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Pipelines/Streams offer easy parallel programming

Pipelines and/or stream programming often get high marks from users for being intuitive.  They also qualify as a magic bullet to making parallel programming easy and successful.

Pipelines and/or stream programming often get high marks from users for being intuitive.  They also qualify as a magic bullet to making parallel programming easy and successful.

Could it be this easy?: If you write your program as a pipeline of stages, you can magically get a parallel programs easily?

Yes.

But you have to buy into one more thing: no global side-effects.  In some cases (like TBB) you'll have to do this yourself, but in other systems (like CCC) you are forced by the programming model to completely avoid side-effects.

The "magic" which makes this all so easy for parallel programming comes from three things:

  1. to be parallel you need independent work to run in parallel: if you pipeline your work (streaming data) and you have no interdependencies other than the data streams themselves (no global side-effects) you get exactly that: independent work to run in parallel
  2. the pipeline stages themselves can be broken up to run in parallel by either data parallelism, or possibly a pipeline of their own (so nested parallelism is important)
  3. the very very sticky problem of data placement, which becomes a more and more severe problem in the future, is solved implicitly (the migration of data is very clear and very clean)

This magic combines to make parallelism highly likely.

Point #2 is subtle but important. Scaling through a pipeline might seem to be limited ot the number of stages... so that a 10 stage pipeline would seem to have 6 idle processors if run on a 16-processor machine.  In practice, this does not happen - because individual pipeline stages will have parallelism within.  In some programming systems this is exploited automatically.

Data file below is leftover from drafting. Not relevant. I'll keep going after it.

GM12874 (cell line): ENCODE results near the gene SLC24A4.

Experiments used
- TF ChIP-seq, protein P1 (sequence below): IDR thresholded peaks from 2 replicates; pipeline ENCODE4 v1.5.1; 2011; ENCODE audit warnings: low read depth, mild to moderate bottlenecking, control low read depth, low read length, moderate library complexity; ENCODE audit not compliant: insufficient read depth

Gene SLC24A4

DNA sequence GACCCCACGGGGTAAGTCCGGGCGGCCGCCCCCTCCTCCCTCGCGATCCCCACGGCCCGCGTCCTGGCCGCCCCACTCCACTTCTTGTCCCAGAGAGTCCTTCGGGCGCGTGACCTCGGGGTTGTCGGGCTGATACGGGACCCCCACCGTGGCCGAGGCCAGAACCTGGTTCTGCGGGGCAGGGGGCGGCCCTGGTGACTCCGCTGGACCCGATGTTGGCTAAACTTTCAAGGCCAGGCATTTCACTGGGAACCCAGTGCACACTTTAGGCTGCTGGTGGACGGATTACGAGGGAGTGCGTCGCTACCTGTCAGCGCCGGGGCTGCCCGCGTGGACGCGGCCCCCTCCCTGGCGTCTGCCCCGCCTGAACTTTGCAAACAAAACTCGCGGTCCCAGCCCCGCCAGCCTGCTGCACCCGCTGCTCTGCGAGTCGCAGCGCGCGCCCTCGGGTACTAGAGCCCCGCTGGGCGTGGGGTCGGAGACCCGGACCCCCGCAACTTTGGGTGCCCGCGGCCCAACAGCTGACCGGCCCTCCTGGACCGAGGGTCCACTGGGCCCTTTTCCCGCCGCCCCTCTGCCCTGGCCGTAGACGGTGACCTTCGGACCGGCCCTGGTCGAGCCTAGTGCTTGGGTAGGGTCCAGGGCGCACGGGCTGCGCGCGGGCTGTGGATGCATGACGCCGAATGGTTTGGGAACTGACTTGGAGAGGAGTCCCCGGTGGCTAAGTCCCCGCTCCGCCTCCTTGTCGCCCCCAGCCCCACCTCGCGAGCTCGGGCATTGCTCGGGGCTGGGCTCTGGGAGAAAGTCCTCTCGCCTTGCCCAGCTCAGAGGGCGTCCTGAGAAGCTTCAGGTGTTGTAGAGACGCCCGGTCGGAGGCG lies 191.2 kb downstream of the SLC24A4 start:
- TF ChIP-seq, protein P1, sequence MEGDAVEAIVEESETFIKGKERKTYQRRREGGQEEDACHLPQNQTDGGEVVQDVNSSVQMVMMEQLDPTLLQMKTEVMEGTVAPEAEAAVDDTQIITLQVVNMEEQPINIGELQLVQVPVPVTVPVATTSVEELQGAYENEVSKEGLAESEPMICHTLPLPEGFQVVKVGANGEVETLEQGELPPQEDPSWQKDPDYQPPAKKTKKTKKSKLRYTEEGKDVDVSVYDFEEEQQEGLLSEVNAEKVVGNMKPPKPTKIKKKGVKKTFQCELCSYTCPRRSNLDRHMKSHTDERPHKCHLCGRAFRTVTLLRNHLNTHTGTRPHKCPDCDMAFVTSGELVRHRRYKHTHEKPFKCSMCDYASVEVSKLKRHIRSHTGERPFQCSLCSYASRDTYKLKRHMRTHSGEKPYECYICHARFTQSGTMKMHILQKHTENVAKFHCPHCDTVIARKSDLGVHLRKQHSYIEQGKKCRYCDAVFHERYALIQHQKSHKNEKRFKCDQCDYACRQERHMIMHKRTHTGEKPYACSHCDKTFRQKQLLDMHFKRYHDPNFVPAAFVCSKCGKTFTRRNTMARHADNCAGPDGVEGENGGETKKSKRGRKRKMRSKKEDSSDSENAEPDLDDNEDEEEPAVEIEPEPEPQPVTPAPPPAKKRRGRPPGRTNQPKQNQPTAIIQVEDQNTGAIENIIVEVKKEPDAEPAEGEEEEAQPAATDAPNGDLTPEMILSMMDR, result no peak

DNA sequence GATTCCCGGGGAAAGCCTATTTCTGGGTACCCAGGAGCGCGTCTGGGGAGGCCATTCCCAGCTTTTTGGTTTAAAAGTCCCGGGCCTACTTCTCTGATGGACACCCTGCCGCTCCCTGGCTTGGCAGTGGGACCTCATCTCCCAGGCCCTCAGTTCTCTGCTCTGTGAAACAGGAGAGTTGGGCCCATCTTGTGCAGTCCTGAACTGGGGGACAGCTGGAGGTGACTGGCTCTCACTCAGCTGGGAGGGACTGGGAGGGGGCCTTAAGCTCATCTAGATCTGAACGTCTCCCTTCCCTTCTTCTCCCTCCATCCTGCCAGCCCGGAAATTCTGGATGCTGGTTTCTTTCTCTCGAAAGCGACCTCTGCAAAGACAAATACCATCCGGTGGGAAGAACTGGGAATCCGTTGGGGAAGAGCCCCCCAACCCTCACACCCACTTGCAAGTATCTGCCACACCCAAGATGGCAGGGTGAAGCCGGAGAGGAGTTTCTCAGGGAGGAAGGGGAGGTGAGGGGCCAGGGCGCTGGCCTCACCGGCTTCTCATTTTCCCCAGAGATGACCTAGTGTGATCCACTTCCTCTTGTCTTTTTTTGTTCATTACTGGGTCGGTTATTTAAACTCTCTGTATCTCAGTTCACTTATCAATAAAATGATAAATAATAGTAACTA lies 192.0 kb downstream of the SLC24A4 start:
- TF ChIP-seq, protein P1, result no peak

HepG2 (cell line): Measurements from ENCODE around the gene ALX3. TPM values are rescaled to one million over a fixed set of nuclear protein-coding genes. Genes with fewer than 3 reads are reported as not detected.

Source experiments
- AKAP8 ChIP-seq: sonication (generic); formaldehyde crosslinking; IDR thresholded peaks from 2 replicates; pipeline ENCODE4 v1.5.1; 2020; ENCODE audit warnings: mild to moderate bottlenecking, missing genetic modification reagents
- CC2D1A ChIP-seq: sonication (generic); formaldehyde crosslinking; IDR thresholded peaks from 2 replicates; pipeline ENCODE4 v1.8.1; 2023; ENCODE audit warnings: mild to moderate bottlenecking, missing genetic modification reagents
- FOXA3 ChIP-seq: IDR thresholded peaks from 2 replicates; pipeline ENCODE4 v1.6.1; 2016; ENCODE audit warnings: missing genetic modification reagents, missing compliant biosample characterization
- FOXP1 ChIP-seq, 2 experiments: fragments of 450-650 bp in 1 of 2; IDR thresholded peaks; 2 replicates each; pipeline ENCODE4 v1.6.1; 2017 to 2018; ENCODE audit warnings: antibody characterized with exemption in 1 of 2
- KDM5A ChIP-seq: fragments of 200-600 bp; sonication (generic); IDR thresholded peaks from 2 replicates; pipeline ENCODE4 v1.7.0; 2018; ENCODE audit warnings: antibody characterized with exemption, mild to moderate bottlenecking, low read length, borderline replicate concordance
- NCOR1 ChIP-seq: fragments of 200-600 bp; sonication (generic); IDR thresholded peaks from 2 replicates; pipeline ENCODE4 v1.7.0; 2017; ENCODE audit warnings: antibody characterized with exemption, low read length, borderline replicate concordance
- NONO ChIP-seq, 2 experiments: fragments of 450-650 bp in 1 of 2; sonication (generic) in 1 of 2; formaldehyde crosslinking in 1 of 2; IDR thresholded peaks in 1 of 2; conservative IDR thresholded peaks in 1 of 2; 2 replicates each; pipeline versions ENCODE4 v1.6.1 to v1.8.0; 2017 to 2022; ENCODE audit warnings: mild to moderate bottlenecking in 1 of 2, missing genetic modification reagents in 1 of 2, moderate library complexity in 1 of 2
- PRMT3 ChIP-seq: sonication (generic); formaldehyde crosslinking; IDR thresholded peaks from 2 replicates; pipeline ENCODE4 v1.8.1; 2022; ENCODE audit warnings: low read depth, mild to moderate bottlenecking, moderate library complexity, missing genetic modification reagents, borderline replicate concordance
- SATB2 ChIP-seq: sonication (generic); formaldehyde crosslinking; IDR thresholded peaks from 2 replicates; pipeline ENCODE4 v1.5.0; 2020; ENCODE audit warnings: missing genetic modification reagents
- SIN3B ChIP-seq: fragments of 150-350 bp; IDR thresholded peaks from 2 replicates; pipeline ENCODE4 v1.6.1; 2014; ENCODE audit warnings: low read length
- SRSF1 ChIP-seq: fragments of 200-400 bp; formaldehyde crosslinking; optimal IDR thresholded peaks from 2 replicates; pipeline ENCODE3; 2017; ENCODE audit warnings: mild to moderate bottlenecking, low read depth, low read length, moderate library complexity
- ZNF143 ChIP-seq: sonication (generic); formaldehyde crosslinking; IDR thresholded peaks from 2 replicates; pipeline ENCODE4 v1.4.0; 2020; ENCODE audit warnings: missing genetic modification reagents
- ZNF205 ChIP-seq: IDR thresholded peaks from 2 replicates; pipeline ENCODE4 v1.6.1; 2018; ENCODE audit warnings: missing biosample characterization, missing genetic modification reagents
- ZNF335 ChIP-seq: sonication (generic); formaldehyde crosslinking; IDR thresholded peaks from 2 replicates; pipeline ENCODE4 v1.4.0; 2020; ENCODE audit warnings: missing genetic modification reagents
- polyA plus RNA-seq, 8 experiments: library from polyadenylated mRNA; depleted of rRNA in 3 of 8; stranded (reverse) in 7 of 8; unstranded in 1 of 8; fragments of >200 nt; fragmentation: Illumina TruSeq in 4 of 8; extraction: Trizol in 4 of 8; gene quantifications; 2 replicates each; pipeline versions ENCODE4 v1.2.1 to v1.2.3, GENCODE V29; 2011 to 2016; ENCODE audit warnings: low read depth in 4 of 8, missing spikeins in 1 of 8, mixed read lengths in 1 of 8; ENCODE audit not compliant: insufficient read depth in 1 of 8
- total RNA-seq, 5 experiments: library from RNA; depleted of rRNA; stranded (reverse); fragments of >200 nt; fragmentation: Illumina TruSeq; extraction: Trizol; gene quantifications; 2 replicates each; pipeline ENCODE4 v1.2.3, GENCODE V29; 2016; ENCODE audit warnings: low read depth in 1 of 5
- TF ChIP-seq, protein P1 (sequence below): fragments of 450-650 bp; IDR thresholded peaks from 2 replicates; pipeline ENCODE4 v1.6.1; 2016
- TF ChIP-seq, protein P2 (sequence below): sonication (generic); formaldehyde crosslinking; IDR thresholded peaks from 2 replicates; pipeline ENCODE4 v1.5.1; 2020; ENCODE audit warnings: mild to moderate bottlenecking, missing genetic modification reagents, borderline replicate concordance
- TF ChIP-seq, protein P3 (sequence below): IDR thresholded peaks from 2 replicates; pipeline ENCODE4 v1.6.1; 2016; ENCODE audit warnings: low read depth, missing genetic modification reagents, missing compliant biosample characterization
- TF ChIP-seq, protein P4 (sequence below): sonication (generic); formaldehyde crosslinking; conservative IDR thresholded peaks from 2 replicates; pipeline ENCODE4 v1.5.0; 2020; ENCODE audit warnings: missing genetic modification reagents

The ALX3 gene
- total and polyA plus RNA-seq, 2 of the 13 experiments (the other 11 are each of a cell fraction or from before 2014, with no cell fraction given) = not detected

Judging this by the "big three problems of parallelism" (scaling, debugging, maintaining) - and you find that pipelined/streamed programs are more likely to scale well and to be portable to future architectures.  As for debugging - unless you introduce cycles, you can be deadlock and race-free.

So, pipeline/stream programming can save the world - or at least make parallel programming easier.

Intel Threading Building Blocks offers pipeline constructs for just this reason - and is available for free.  TBB doesn't force you to make you program easy to debug - it makes the "no global side-effects" your problem.  On the other hand, TBB makes doing pipelines in C++ with great scalability very easy including solving the "point 2" item above - it slips into a C++ program without a great deal of learning necessary.

Whatif.intel.com offers Intel Concurrent Collections for C/C++ which embodies many of the concepts here - and is available to experiment with for free. CCC takes more effort to learn, but in exchange guarantees a determinisitc program. CCC does not make solving the "point 2" item above as well as TBB, but CCC is new and this might be some feedback we see from users.

Parallel programming is easy when you write in terms of pipelines.

 

 

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